This past week, Texas Commissioner of Education Mike Morath made his first on-site visit to Houston Independent School District (HISD) campuses since declaring a state takeover almost a year ago. On Tuesday, Feb. 6, Morath toured Kashmere High School, one of the initial schools moved into state-installed Superintendent Mike Miles’ “New Education System (NES).”
“I, of course, have visited Houston schools many times over the years, and what you can see is really a night-and-day difference in terms of the degree to which students are engaged in rigorous academic discussions,” Morath said, addressing the media after his visit.
Morath expressed admiration for the NES reform program, a significant shift from HISD’s decentralized approach. Under the NES, the 85 participating campuses must adhere to a district-approved model of instruction and centrally created curriculum — curriculum that has demonstrated a critical lack of judgment and expertise on several occasions.
Notably, three days after Morath’s visit, Miles announced another 19 campuses would move into the NES model, bringing the total number of NES campuses to 130, just under half of all HISD campuses.
In removing HISD’s democratically elected school board and installing a hand-picked superintendent and board of managers, Morath and TEA’s stated goal is to improve student test scores, with ambitious targets set by these state-appointed administrators to cut the gap between scores of Black and Latino students and their white peers by nearly half over the next five years.
Whether these “reforms” will succeed is anyone’s guess, particularly at a time in which the state has neglected to increase funding for public school districts. In the meantime, Miles’ changes have not been without their challenges.
Increased teacher turnover, mixed student sentiments, and parental pushback in some communities underscore the complexities of implementing such sweeping changes, particularly against the will of voters. A major point of contention for educators, parents, and students remains the centralized curriculum and staffing models. But other changes, like the removal of librarians from NES campuses, have sparked ire within the community, too.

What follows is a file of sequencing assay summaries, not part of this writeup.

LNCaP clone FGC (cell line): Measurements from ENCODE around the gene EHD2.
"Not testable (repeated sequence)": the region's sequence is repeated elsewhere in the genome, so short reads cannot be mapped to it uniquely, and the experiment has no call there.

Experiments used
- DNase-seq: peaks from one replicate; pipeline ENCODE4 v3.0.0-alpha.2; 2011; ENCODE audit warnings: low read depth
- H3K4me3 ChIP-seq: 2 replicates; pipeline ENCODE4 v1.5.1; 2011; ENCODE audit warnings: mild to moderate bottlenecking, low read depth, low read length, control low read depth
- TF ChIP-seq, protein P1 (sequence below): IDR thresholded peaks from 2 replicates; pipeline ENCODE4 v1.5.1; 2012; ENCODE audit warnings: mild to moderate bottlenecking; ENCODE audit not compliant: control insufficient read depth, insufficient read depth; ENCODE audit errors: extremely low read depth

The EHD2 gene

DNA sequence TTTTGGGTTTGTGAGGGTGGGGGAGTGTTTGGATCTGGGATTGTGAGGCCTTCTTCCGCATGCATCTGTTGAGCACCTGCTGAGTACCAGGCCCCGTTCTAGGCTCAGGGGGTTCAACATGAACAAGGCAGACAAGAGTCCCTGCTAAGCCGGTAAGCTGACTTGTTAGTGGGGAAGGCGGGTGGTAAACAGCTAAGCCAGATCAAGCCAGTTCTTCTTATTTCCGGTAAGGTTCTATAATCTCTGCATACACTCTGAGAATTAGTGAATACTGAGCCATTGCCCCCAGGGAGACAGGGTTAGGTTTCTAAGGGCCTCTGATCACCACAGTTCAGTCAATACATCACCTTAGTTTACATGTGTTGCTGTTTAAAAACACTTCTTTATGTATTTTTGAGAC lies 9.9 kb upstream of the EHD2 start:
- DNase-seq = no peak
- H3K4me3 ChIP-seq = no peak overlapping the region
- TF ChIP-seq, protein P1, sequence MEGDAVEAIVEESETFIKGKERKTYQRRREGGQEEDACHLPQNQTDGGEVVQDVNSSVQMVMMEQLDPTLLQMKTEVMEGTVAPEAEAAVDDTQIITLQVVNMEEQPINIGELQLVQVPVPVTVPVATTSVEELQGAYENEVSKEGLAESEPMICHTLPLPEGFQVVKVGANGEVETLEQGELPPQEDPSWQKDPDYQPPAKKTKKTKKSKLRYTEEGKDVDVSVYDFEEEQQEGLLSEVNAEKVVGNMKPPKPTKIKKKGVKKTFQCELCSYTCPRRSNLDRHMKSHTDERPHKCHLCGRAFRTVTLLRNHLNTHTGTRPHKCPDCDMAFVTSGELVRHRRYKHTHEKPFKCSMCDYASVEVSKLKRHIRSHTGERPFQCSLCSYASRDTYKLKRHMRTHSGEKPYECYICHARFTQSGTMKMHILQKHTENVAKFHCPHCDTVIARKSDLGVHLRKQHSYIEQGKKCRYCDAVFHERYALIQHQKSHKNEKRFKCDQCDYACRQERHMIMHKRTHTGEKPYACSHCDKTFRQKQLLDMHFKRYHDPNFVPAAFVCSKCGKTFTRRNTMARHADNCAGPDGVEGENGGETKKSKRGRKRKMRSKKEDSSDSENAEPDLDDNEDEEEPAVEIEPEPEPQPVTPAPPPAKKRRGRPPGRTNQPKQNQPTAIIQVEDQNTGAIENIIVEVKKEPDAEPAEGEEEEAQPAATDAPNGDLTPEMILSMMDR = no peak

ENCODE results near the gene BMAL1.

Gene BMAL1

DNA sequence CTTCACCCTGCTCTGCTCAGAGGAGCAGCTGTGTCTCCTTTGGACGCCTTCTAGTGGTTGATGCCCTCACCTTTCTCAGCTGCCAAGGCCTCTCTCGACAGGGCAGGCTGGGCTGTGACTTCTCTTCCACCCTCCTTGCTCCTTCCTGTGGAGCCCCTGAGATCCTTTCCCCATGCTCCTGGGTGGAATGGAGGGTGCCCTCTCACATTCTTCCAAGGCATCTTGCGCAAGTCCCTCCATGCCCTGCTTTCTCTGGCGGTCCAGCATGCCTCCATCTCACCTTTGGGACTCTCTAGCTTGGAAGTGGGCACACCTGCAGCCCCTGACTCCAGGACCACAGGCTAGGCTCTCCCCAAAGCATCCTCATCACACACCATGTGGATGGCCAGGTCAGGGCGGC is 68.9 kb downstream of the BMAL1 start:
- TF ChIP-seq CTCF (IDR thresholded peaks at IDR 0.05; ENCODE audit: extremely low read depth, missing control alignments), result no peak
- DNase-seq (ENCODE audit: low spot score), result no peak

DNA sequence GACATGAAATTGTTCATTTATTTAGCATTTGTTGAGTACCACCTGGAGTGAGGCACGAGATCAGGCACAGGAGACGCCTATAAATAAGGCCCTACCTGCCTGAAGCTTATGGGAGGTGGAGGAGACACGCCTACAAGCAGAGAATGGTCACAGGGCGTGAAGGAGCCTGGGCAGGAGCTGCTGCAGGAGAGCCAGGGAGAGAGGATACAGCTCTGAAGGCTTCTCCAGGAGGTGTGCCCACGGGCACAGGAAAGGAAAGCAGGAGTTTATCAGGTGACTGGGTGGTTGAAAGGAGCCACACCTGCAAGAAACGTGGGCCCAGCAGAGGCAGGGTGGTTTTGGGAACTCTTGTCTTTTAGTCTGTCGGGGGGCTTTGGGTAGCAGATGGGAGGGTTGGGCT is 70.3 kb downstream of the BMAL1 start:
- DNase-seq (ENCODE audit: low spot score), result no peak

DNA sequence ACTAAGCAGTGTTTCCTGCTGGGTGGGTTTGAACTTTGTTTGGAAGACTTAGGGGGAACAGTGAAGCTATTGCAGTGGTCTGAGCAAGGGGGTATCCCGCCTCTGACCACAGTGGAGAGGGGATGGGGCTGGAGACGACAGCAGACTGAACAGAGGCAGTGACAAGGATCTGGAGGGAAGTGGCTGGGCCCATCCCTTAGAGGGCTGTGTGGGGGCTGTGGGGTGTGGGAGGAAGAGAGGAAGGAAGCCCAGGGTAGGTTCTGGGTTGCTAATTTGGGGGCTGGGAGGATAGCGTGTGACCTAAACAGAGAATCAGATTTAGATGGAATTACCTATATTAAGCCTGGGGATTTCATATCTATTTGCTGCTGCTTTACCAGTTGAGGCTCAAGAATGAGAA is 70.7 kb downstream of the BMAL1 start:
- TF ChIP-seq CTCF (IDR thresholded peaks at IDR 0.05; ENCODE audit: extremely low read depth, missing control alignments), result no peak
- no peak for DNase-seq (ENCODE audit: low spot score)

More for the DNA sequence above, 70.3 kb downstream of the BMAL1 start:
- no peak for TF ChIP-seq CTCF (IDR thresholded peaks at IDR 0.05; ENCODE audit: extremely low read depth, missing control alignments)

During his first visit since the takeover, Morath, appointed to his position by Gov. Greg Abbott, outlined the path for the HISD community to regain democratic control of its public school system:
- HISD must meet state standards for student scores on standardized tests. It’s worth noting that the district had made progress in this effort prior to the takeover, with just nine campuses failing to meet standards in the 2021-2022 school year. More than 40 had done so in the 2018-2019 school year.
- HISD must enhance compliance in special education, something the state of Texas and Adding insult to the injury of state underfunding, Texas school districts received word in December they would lose $300 million in federal funding for special education because of a dispute between the state and federal governments. Near the top of list of districts most hurt by these cuts: Houston ISD.
- HISD must adopt a governance approach approved by TEA, which had been done already. HISD’s elected school board used the Lone Star Governance model before its members were removed from office.
Morath emphasized TEA is committed to returning control to elected trustees as swiftly as possible, but given the dubiousness of TEA’s exit criteria, it’s difficult to say when the state will be satisfied issues have been effectively addressed.
As the HISD community grapples with these disruptive changes, the narrative painted by Morath’s visit contrasts with the lived experiences of teachers, parents, and students.
“I’m not impressed at all,” said Jackie Anderson, president of the Houston Federation of Teachers, after Morath’s visit. “I think this was another way for Mr. Miles and Commissioner Morath to spew propaganda about these NES schools.”